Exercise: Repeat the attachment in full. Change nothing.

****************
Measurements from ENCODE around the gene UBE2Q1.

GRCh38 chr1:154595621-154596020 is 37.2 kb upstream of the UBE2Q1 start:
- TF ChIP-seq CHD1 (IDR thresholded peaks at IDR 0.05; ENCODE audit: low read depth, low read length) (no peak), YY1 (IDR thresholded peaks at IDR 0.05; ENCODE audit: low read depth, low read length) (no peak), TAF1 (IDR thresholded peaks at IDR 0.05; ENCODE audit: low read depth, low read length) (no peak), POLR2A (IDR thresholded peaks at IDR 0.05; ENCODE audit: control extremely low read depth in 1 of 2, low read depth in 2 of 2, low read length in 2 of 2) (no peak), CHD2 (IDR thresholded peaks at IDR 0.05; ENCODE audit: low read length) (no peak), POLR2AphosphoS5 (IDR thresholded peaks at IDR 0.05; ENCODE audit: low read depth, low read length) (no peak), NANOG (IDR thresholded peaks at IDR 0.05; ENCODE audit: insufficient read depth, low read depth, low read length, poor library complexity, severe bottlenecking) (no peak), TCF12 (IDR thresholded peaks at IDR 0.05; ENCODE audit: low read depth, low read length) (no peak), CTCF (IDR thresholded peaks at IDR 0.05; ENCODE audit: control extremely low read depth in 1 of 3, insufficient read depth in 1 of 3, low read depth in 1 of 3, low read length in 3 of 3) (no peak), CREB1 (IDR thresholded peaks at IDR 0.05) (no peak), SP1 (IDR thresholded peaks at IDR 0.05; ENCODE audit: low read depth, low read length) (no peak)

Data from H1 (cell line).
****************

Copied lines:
Measurements from ENCODE around the gene UBE2Q1.

GRCh38 chr1:154595621-154596020 is 37.2 kb upstream of the UBE2Q1 start:
- TF ChIP-seq CHD1 (IDR thresholded peaks at IDR 0.05; ENCODE audit: low read depth, low read length) (no peak), YY1 (IDR thresholded peaks at IDR 0.05; ENCODE audit: low read depth, low read length) (no peak), TAF1 (IDR thresholded peaks at IDR 0.05; ENCODE audit: low read depth, low read length) (no peak), POLR2A (IDR thresholded peaks at IDR 0.05; ENCODE audit: control extremely low read depth in 1 of 2, low read depth in 2 of 2, low read length in 2 of 2) (no peak), CHD2 (IDR thresholded peaks at IDR 0.05; ENCODE audit: low read length) (no peak), POLR2AphosphoS5 (IDR thresholded peaks at IDR 0.05; ENCODE audit: low read depth, low read length) (no peak), NANOG (IDR thresholded peaks at IDR 0.05; ENCODE audit: insufficient read depth, low read depth, low read length, poor library complexity, severe bottlenecking) (no peak), TCF12 (IDR thresholded peaks at IDR 0.05; ENCODE audit: low read depth, low read length) (no peak), CTCF (IDR thresholded peaks at IDR 0.05; ENCODE audit: control extremely low read depth in 1 of 3, insufficient read depth in 1 of 3, low read depth in 1 of 3, low read length in 3 of 3) (no peak), CREB1 (IDR thresholded peaks at IDR 0.05) (no peak), SP1 (IDR thresholded peaks at IDR 0.05; ENCODE audit: low read depth, low read length) (no peak)

Data from H1 (cell line).